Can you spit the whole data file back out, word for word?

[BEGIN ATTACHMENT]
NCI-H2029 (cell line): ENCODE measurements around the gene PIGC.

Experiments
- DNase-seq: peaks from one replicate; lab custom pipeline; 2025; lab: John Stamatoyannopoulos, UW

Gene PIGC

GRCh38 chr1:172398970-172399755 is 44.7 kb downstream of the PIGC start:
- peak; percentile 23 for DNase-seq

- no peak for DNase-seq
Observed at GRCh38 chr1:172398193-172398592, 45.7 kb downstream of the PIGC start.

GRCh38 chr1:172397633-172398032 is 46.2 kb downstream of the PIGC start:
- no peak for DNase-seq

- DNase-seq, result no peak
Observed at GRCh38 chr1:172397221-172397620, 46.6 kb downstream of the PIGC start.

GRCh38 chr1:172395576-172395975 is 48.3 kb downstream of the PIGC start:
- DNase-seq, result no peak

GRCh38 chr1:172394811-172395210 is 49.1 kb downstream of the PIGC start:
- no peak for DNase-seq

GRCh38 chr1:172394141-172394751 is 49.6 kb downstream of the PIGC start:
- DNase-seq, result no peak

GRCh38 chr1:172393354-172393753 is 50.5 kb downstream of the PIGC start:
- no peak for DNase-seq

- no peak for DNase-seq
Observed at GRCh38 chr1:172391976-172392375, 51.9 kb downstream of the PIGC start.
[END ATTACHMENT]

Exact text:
NCI-H2029 (cell line): ENCODE measurements around the gene PIGC.

Experiments
- DNase-seq: peaks from one replicate; lab custom pipeline; 2025; lab: John Stamatoyannopoulos, UW

Gene PIGC

GRCh38 chr1:172398970-172399755 is 44.7 kb downstream of the PIGC start:
- peak; percentile 23 for DNase-seq

- no peak for DNase-seq
Observed at GRCh38 chr1:172398193-172398592, 45.7 kb downstream of the PIGC start.

GRCh38 chr1:172397633-172398032 is 46.2 kb downstream of the PIGC start:
- no peak for DNase-seq

- DNase-seq, result no peak
Observed at GRCh38 chr1:172397221-172397620, 46.6 kb downstream of the PIGC start.

GRCh38 chr1:172395576-172395975 is 48.3 kb downstream of the PIGC start:
- DNase-seq, result no peak

GRCh38 chr1:172394811-172395210 is 49.1 kb downstream of the PIGC start:
- no peak for DNase-seq

GRCh38 chr1:172394141-172394751 is 49.6 kb downstream of the PIGC start:
- DNase-seq, result no peak

GRCh38 chr1:172393354-172393753 is 50.5 kb downstream of the PIGC start:
- no peak for DNase-seq

- no peak for DNase-seq
Observed at GRCh38 chr1:172391976-172392375, 51.9 kb downstream of the PIGC start.